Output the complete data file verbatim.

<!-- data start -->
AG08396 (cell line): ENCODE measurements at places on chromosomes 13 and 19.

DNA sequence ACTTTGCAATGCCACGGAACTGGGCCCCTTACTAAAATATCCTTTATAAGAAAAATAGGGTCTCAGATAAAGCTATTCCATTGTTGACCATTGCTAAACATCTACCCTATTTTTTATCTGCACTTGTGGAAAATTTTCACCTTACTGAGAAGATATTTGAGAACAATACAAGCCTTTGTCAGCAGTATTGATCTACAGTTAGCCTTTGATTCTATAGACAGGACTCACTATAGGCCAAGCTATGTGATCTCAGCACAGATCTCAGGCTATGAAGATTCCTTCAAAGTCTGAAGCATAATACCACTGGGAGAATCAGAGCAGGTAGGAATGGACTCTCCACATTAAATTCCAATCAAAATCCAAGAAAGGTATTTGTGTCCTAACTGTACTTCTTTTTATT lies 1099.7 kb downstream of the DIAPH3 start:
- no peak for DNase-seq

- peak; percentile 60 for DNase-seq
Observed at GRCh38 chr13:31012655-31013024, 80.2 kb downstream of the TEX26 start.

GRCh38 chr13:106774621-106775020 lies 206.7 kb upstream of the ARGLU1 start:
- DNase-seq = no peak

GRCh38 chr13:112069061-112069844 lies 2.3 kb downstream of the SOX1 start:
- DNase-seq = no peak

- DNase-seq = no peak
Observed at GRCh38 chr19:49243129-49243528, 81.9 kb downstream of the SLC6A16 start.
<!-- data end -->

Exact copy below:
AG08396 (cell line): ENCODE measurements at places on chromosomes 13 and 19.

DNA sequence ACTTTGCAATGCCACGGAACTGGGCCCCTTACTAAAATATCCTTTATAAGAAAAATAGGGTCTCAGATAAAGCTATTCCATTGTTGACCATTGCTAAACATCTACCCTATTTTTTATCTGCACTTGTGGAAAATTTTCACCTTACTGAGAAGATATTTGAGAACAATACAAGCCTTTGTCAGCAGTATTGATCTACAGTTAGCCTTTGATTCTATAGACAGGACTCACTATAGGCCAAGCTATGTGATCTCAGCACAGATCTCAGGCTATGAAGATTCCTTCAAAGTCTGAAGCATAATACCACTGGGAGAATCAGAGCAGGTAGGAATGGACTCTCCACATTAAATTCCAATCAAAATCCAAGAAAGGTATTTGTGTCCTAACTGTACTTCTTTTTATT lies 1099.7 kb downstream of the DIAPH3 start:
- no peak for DNase-seq

- peak; percentile 60 for DNase-seq
Observed at GRCh38 chr13:31012655-31013024, 80.2 kb downstream of the TEX26 start.

GRCh38 chr13:106774621-106775020 lies 206.7 kb upstream of the ARGLU1 start:
- DNase-seq = no peak

GRCh38 chr13:112069061-112069844 lies 2.3 kb downstream of the SOX1 start:
- DNase-seq = no peak

- DNase-seq = no peak
Observed at GRCh38 chr19:49243129-49243528, 81.9 kb downstream of the SLC6A16 start.